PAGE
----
Showing posts from March, 2014

Northern/Kidney Bean Hummus

I discovered great northern beans quite accidentally. In progresso macaroni and bean vegetarian soup. It was great over salad. It had cheesy overtones and a tomato backbone. The beans really made it filling. Curious, I tasted a few all on their own. They have a soft texture and a buttery taste that instantly made me think they'd make an awesome puree. I used this puree as one might use any condiment. I spread it on bread for my sandwiches. I also used it as a thick salad dressing which I thinned out with either vinegar or hot sauce. It's similar to hummus, but still stands apart in many ways. It's also easier to make than hummus. As chickpeas are a pain to puree if you don't have a food processor. Which I don't. But you do need either a standard blender or an immersion blender. Ingredients 1/2 can great northern beans rinsed and drained 1/4 can red kidney beans rinsed and drained Zest and juice from 1 lemon 6 cloves garlic crushed 1 tsp smooth peanut butter

Red Wine Braised Lentils and Barley

You can never go wrong with lentils. At least that's my thinking. Lentils are always tasty and satisfying. They also are a blank canvas upon which you can layer any flavors you desire. They will readily soak them up and reward you with superb taste and texture. Try cooking your lentils in a onion/garlic broth that utilizes what we would normally discard. Save your onion skins and garlic clove skins. Simmer then for at least 15 minutes in 2 cups of water and 1 tsp of salt. Simmer longer if necessary. Until the broth smells quite oniony. Ingredients 1/4 cup dry lentils 1/4 cup dry pearl barley 1/3 cup red wine 7 cloves minced garlic 1/2 medium onion minced 1 medium tomato diced 1/3 cup three color frozen bell pepper with onions 2 tsp Ms. Dash salt free chipotle seasoning Salt, pepper to taste Add your barley to the broth, ms. dash and another tsp of salt. Also add several good grinds of black pepper. Simmer for 5 minutes. Then add your lentils. Cook 5 more minutes a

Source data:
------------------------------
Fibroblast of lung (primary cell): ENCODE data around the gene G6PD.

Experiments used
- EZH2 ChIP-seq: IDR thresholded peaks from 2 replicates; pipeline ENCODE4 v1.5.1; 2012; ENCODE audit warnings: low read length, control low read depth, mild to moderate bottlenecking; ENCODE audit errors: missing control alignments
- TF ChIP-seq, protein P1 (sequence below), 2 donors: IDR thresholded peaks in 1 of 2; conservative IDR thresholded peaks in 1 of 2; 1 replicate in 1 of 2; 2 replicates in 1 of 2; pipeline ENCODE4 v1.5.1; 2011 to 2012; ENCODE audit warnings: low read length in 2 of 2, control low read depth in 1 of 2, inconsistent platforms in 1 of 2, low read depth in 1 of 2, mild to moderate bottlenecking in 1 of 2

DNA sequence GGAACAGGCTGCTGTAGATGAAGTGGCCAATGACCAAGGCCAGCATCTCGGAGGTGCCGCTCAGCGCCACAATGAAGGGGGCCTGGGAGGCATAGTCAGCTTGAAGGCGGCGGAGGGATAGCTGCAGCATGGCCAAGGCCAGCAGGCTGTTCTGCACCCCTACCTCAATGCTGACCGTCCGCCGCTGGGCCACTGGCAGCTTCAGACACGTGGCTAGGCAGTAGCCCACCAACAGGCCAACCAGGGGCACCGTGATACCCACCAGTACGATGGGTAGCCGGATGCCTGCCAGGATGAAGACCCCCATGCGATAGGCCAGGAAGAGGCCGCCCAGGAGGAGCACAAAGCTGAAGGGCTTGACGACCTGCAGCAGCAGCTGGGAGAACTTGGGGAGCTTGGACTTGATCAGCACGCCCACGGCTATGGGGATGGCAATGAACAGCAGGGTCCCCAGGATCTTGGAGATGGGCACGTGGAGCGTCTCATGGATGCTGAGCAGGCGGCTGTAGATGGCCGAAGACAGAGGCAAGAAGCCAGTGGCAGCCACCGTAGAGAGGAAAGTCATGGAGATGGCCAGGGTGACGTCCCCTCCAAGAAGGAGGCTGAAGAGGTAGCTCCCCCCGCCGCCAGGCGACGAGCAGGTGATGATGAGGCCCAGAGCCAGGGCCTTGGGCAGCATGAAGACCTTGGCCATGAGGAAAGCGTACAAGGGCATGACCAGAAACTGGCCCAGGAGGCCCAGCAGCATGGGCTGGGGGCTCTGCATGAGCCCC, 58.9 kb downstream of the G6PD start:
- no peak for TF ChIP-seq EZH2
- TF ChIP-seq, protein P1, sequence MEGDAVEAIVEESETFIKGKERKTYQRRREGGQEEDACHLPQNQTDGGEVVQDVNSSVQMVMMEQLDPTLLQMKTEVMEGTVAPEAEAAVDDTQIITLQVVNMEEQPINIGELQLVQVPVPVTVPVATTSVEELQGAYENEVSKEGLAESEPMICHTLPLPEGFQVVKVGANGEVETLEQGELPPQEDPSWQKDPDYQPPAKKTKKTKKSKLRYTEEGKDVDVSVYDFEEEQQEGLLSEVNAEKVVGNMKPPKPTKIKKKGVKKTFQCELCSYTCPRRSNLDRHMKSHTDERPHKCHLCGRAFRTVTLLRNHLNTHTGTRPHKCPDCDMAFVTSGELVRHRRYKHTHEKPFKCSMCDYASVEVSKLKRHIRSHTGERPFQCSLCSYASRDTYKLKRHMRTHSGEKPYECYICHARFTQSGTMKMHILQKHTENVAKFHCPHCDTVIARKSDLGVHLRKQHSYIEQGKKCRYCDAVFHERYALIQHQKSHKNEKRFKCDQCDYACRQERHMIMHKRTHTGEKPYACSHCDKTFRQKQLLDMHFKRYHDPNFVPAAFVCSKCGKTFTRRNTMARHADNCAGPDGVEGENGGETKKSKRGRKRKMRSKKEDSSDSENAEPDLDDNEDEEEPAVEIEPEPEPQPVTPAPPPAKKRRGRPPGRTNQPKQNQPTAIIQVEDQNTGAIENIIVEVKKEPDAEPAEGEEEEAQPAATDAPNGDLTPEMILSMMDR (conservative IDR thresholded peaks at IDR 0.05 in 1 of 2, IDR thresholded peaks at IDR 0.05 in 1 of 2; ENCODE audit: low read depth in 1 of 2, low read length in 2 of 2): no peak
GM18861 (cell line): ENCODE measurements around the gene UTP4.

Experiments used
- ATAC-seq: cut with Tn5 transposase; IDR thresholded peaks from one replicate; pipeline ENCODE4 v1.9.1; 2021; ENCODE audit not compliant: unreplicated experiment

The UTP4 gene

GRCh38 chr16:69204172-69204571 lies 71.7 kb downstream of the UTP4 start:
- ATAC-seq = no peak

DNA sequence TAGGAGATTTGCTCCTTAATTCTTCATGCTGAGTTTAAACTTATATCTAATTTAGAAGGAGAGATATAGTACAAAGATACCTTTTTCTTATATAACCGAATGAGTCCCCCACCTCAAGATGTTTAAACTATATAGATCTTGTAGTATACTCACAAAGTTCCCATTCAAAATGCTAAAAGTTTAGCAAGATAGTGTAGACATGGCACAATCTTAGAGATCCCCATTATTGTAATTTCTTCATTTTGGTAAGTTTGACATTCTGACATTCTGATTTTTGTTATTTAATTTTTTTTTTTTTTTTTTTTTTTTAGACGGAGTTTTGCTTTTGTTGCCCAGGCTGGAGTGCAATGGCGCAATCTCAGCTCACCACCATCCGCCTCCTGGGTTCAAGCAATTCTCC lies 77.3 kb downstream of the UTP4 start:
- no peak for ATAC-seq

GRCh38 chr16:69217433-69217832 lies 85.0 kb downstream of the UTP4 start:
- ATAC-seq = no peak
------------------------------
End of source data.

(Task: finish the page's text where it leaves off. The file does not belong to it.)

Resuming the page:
SmashBurger 2.0

So armed with a $50 gift card and a hefty appetite I revisited my neighborhood smashburger. I'd been there once before when they had first opened and was not disappointed, but not really impressed either. For a better understanding view the post about my very first visit to SmashBurger restaurant in my home town. My second visit was a very different experience from my first even though my order was nearly the same. Again I got the spicy black bean burger. Again I requested it sans mayo and tomato. This time I did not eschew the gauc. And this time I also asked for grilled onions in addition to the standard toppings of lettuce, red onion, pepper jack and jalapenos. Maybe it was the grilled onions. They are sweet and crunchy and delicious. Maybe it was the guacamole that added some needed fat and moisture. I got a big scoop of guacamole, but just spread a tsp on the top of the bun. Perhaps it was the combination of the two. I can't really pinpoint the reason. Maybe the coo

Pleasure Principle

Do you eat more in the cold weather? I seem to and can't really help myself. Do you consume more snacks and junk food when the winter is in its thick? That certainly seems to be the case for me. All summer long I dined on salads and small slices of bread thinly lacquered with peanut butter. I shunned cookies and chocolate of virtually every sort. It wasn't much of a struggle at all. Warm weather and sunshine seem to suppress my appetite. This must be a scientifically measurable phenomenon. I was going strong until the sun started to set way too early and the temperature began to drop. Suddenly I was overcome by cravings I found myself unable to resist. Is this something that has been studied? Because it feels like it ought to be. The relationship to mood and weather is already accepted. So the relationship between eating habits and weather seems a logical subdivision. Perhaps some survival mechanism in the brain still subtly convinces us to gorge for fear that we'll f